A 50% affordable housing target is an unworkable, undemocratic and irrational policy
The long-awaited policy of London mayor Ken Livingstone – that at least 50% of all residential schemes in London be affordable housing – has finally become a reality. However, although the desire to tackle London’s burgeoning housing crisis is laudable, Westminster council has argued against this 50% target. We don’t feel that browbeating developers – with the backing of central government – into building schemes that are not commercially viable is the way to deal with the affordable housing shortage.
Affordable housing has featured as a policy in Westminster since late 1997. In the past 12 months, our policy has resulted in the approval of 146 affordable housing units out of 592 homes approved overall. In addition, developers have repaid more than £11m towards housing provision from schemes where affordable homes could not be built on site.
Since October 1997, Westminster’s emerging unitary development plan has been wending its way through the numerous stages of consultation and challenge, including a public inquiry, towards adoption. Westminster has taken the opportunity to bolster our policy to what we consider to be the “gold standard”, providing an appropriate balance between need and deliverability. The net result is an increase in affordable housing from 25% to 30% for developments including 15 or more residential units. This policy was supported by the planning inspector and was not challenged by Livingstone.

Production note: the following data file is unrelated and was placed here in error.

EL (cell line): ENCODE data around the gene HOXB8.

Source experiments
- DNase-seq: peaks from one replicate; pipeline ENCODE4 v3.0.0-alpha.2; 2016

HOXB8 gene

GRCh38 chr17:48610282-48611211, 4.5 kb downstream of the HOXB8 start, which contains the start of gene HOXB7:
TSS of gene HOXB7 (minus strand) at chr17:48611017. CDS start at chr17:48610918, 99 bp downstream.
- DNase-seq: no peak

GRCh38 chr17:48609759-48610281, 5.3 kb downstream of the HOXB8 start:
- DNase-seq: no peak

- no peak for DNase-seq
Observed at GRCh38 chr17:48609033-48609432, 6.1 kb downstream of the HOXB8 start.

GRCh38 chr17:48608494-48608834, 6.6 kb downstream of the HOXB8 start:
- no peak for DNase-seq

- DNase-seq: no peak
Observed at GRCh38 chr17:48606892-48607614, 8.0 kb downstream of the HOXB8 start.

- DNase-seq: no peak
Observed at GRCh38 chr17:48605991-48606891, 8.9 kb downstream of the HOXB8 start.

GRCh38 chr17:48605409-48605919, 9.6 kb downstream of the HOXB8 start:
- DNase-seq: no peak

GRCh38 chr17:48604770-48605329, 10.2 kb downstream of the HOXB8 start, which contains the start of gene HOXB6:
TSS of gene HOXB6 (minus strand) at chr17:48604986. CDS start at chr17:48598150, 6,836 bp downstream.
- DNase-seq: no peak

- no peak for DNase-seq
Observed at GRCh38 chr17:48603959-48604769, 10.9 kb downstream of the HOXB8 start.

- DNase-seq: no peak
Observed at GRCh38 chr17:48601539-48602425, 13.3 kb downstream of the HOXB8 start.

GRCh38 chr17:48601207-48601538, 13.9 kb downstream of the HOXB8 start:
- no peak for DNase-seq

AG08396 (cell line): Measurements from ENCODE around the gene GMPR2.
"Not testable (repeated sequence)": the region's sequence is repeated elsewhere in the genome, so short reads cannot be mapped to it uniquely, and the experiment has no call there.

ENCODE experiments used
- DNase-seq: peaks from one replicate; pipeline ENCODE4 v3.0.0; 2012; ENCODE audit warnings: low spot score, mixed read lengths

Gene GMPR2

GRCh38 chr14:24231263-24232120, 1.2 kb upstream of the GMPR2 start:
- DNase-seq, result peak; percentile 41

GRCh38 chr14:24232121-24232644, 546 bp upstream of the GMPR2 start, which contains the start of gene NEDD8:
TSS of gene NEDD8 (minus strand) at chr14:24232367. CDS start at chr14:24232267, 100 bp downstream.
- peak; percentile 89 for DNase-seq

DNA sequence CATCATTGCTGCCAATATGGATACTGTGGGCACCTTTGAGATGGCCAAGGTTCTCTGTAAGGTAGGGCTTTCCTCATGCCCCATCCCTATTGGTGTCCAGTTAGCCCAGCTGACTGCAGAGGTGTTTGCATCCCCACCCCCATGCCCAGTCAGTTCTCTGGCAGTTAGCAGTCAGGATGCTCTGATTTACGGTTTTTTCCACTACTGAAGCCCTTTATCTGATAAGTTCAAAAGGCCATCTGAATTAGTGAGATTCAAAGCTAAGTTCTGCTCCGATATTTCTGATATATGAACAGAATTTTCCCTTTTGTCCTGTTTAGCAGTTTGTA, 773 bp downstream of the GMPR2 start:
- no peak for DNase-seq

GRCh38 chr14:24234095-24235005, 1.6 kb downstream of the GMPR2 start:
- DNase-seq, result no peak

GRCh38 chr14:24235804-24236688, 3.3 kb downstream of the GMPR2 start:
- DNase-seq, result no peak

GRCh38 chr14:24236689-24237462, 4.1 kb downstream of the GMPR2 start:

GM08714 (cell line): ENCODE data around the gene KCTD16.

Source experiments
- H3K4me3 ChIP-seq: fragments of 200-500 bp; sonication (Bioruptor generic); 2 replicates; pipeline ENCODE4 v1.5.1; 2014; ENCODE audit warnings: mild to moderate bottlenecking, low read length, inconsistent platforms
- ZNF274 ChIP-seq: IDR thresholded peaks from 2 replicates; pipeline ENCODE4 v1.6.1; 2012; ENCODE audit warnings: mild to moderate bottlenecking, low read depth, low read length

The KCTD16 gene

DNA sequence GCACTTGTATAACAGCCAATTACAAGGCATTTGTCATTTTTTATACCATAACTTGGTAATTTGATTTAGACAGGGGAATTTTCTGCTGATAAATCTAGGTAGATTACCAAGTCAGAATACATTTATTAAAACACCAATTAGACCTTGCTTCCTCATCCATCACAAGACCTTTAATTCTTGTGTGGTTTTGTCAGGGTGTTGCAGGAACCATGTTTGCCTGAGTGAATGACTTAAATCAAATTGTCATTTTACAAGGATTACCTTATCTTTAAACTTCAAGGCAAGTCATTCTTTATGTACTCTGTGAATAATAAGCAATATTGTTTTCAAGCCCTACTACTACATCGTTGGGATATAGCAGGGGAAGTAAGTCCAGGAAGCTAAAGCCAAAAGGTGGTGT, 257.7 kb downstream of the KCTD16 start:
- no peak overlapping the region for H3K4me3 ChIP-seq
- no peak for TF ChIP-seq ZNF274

In short, we are skilled at administering and negotiating affordable housing and ensuring that developers are engaged with that process.
When challenged on the application of 50% affordable housing policy, Livingstone’s senior planners relate this figure to an average across the whole of London – in other words, allowing reduced levels of affordable housing in some London authorities to balance greater numbers in others. This is an unrealistic and unworkable approach, which would require “policy trading” between planning authorities.
More recently it came as a considerable shock when the adoption of Westminster’s overly-examined emerging UDP was halted by a direction from the Government Office for London last December. This direction came complete with the imposition of undemocratic and irrational replacement policies. These amounted to the enforcement of 50% affordable housing levels for all schemes outside the Central Activities Zone – a defined business area in Westminster including Soho. Worse still was the removal of any minimum level of development: the proclamation applied to schemes “regardless of size”.
The net result is less affordable housing, not more – 50% of nothing is nothing
Despite this intervention by GOL, to date there is not a single example of a successfully completed development yielding 50% affordable housing. The horizon is equally barren.
Bizarrely, in the government’s view the ability of such a policy to deliver the required result is not a policy objective. This can hardly be considered lucid thinking. The position is further confused by the inability of the Housing Corporation to fund this 50% target.
The reliance on the private sector to contribute affordable housing, and the commercial basis on which they must operate in order to exist, also appears to be ignored. A 50% target for affordable housing provision is an unfeasibly high level and can only result in the withdrawal of the private sector from the market in those areas affected in favour of authorities with a more balanced approach. The net result is less affordable housing not more. As has been said before, 50% of nothing is nothing.
Danny Chalkley is a Conservative member of Westminster council